The Basic #BCEd Statistics

The debate over public education in British Columbia is often a heated struggle of ideologies and partisan beliefs. Thankfully, Statistics Canada has published some helpful data in a publication called “Summary Elementary and Secondary School Indicators for Canada, the Provinces and Territories, 2006/2007 to 2010/2011”. [Unfortunately, no newer comparative evidence exists, but the publication is due to be updated next year.] The evidence therein provides the basis for an informed discussion about education policy and funding, and a means by which the competing claims of the provincial government and supporters of public education may be judged. I’ve often referred to the data in piecemeal fashion, but I thought it would be helpful to compile some of the key charts in one post.


1. Overall operating expenditure for public education as of 2011 is $988 less in British Columbia than the Canadian average, and significantly below BC’s neighbouring provinces.



2. After the 2006 contract, it became clear the settlement would not be fully funded. The key evidence for this conclusion is the change in the student-educator ratio. Despite other provinces facing the same demographic and economic challenges, only BC’s SER climbed after 2006. By 2011, BC had the worst SER in the country.



(For a fairly definitive look at the effects of class size, this recent meta-data study doesn’t mince words:  “All else being equal, increasing class sizes will harm student outcomes.”)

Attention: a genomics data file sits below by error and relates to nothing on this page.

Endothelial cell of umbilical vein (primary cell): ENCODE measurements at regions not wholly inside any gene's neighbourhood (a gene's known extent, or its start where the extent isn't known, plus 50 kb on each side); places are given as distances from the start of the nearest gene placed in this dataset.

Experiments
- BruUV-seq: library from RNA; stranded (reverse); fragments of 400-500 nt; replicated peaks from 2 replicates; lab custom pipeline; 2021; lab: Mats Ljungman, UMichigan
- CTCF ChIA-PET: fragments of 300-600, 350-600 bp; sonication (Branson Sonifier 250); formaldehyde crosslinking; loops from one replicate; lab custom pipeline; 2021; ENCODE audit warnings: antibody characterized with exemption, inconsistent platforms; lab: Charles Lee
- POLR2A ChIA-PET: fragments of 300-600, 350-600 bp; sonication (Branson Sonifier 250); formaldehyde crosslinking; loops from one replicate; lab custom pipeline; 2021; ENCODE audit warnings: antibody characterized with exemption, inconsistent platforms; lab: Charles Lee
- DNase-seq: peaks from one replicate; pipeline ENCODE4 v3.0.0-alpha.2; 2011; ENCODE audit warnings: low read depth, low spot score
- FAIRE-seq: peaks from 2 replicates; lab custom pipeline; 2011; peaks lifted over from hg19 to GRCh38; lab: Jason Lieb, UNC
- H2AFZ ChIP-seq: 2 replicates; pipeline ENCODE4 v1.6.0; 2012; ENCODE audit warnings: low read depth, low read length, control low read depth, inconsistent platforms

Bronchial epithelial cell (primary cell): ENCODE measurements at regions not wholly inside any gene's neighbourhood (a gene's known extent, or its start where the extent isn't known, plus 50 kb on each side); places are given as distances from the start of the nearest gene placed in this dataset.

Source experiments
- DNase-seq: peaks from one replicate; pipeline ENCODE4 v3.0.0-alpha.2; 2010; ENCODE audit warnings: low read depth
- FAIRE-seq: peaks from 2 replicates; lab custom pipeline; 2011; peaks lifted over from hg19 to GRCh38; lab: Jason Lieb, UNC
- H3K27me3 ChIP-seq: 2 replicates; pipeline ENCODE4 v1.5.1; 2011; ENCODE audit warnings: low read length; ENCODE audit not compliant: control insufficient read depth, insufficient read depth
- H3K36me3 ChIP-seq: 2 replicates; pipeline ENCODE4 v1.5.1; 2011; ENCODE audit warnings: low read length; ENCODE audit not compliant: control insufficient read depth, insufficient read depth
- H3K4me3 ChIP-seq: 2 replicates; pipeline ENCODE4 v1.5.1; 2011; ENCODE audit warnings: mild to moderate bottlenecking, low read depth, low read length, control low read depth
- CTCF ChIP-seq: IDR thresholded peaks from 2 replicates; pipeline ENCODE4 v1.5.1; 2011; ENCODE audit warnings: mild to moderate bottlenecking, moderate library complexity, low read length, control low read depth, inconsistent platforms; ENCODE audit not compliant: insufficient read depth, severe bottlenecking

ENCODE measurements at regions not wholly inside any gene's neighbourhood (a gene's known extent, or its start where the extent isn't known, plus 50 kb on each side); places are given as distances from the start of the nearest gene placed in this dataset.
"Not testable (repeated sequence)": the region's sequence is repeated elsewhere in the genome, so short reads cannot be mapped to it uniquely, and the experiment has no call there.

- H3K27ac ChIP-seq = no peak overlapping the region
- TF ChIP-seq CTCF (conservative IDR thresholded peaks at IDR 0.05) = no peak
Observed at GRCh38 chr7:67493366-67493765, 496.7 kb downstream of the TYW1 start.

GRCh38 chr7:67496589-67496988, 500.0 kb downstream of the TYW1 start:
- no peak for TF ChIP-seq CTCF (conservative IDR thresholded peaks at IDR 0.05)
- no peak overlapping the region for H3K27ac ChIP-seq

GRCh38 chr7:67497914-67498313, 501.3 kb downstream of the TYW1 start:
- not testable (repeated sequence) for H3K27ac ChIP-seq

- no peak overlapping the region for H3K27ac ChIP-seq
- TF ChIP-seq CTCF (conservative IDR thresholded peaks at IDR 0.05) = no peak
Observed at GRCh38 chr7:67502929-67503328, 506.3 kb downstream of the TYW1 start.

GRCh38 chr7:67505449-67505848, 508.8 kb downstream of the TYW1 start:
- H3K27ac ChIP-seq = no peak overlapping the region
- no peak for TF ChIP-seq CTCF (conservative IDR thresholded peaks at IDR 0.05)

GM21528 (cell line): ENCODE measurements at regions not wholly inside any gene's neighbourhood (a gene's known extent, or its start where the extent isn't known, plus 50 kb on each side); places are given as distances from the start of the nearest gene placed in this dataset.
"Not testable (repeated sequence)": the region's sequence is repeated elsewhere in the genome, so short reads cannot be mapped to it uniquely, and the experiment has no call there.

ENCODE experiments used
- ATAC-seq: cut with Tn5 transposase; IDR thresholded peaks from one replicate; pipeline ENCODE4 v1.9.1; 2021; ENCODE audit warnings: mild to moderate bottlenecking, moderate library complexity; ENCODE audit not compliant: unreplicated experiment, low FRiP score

3. Are BC public educators paid too much compared to other provinces? It’s difficult to make this comparison, because each province has its own pay scale and criteria. But according to Statistics Canada,  the average educator pay per student metric demonstrates that BC teachers are not overpaid. Between 2006/2007 and 2010/2011, per student “remuneration” increased the least in BC, and by 2011 was the lowest in Canada.



(Given that BC public school teachers faced a three year wage freeze after 2011, it’s hard to believe anything has changed with regard to pay per student.)


4. The BC Liberal government often proclaims that student outcomes are excellent. Aside from dubious improvements to the graduation rate (which is fairly easy to manipulate) the BC government often points to the high PISA scores achieved by BC students. While technically true compared to other jurisdictions, these scores have rested on the laurels of previous governments and actually declined during the BC Liberal era. Moreover, PISA scores are the result of many factors, and may not be particularly representative of educational effectiveness, but even if we take them at face value it’s hard to see why they allow the BC Liberals to justify under-funding.



Have I cherry-picked the data? Well, it’s difficult to be neutral about such an important topic, but please let me know if there is any other data you think is crucial for the debate.

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